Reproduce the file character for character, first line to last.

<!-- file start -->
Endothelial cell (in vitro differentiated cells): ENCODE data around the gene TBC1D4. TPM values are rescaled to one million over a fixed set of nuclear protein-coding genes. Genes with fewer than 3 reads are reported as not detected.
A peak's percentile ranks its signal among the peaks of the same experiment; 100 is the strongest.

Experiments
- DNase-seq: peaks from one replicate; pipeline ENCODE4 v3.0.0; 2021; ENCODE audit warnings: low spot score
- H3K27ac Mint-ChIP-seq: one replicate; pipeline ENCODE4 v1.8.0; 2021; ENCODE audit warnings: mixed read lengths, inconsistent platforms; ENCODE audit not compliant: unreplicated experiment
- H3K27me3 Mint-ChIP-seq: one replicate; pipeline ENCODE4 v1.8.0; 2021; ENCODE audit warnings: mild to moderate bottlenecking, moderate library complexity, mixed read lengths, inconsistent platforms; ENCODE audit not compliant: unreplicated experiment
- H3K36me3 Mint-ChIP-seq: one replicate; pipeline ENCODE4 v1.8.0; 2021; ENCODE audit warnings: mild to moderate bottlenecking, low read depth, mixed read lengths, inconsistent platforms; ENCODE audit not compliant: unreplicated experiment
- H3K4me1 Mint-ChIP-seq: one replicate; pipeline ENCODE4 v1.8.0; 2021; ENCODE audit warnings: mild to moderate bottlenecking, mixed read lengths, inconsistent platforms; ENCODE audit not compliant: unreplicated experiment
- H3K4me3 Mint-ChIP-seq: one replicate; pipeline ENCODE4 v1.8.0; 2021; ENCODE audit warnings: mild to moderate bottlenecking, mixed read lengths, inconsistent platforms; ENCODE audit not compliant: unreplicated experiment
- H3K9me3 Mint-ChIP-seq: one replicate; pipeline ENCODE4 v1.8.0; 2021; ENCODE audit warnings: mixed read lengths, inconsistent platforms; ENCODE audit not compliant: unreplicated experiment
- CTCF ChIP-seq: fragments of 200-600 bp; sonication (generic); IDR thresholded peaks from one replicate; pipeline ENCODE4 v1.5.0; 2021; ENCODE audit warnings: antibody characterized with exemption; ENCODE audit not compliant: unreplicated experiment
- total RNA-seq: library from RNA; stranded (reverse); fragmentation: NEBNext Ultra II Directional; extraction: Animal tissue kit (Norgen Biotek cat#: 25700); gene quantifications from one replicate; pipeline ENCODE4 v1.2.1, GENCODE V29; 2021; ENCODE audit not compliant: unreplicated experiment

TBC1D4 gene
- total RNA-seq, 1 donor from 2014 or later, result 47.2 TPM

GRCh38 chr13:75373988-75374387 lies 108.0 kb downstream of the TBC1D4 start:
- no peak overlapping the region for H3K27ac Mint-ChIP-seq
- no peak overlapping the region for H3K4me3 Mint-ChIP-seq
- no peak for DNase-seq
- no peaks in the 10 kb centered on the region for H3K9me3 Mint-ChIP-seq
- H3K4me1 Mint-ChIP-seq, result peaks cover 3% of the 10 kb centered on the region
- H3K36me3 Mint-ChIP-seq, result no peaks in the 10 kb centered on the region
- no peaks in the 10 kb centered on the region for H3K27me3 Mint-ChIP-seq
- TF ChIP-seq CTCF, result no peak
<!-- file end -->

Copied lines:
Endothelial cell (in vitro differentiated cells): ENCODE data around the gene TBC1D4. TPM values are rescaled to one million over a fixed set of nuclear protein-coding genes. Genes with fewer than 3 reads are reported as not detected.
A peak's percentile ranks its signal among the peaks of the same experiment; 100 is the strongest.

Experiments
- DNase-seq: peaks from one replicate; pipeline ENCODE4 v3.0.0; 2021; ENCODE audit warnings: low spot score
- H3K27ac Mint-ChIP-seq: one replicate; pipeline ENCODE4 v1.8.0; 2021; ENCODE audit warnings: mixed read lengths, inconsistent platforms; ENCODE audit not compliant: unreplicated experiment
- H3K27me3 Mint-ChIP-seq: one replicate; pipeline ENCODE4 v1.8.0; 2021; ENCODE audit warnings: mild to moderate bottlenecking, moderate library complexity, mixed read lengths, inconsistent platforms; ENCODE audit not compliant: unreplicated experiment
- H3K36me3 Mint-ChIP-seq: one replicate; pipeline ENCODE4 v1.8.0; 2021; ENCODE audit warnings: mild to moderate bottlenecking, low read depth, mixed read lengths, inconsistent platforms; ENCODE audit not compliant: unreplicated experiment
- H3K4me1 Mint-ChIP-seq: one replicate; pipeline ENCODE4 v1.8.0; 2021; ENCODE audit warnings: mild to moderate bottlenecking, mixed read lengths, inconsistent platforms; ENCODE audit not compliant: unreplicated experiment
- H3K4me3 Mint-ChIP-seq: one replicate; pipeline ENCODE4 v1.8.0; 2021; ENCODE audit warnings: mild to moderate bottlenecking, mixed read lengths, inconsistent platforms; ENCODE audit not compliant: unreplicated experiment
- H3K9me3 Mint-ChIP-seq: one replicate; pipeline ENCODE4 v1.8.0; 2021; ENCODE audit warnings: mixed read lengths, inconsistent platforms; ENCODE audit not compliant: unreplicated experiment
- CTCF ChIP-seq: fragments of 200-600 bp; sonication (generic); IDR thresholded peaks from one replicate; pipeline ENCODE4 v1.5.0; 2021; ENCODE audit warnings: antibody characterized with exemption; ENCODE audit not compliant: unreplicated experiment
- total RNA-seq: library from RNA; stranded (reverse); fragmentation: NEBNext Ultra II Directional; extraction: Animal tissue kit (Norgen Biotek cat#: 25700); gene quantifications from one replicate; pipeline ENCODE4 v1.2.1, GENCODE V29; 2021; ENCODE audit not compliant: unreplicated experiment

TBC1D4 gene
- total RNA-seq, 1 donor from 2014 or later, result 47.2 TPM

GRCh38 chr13:75373988-75374387 lies 108.0 kb downstream of the TBC1D4 start:
- no peak overlapping the region for H3K27ac Mint-ChIP-seq
- no peak overlapping the region for H3K4me3 Mint-ChIP-seq
- no peak for DNase-seq
- no peaks in the 10 kb centered on the region for H3K9me3 Mint-ChIP-seq
- H3K4me1 Mint-ChIP-seq, result peaks cover 3% of the 10 kb centered on the region
- H3K36me3 Mint-ChIP-seq, result no peaks in the 10 kb centered on the region
- no peaks in the 10 kb centered on the region for H3K27me3 Mint-ChIP-seq
- TF ChIP-seq CTCF, result no peak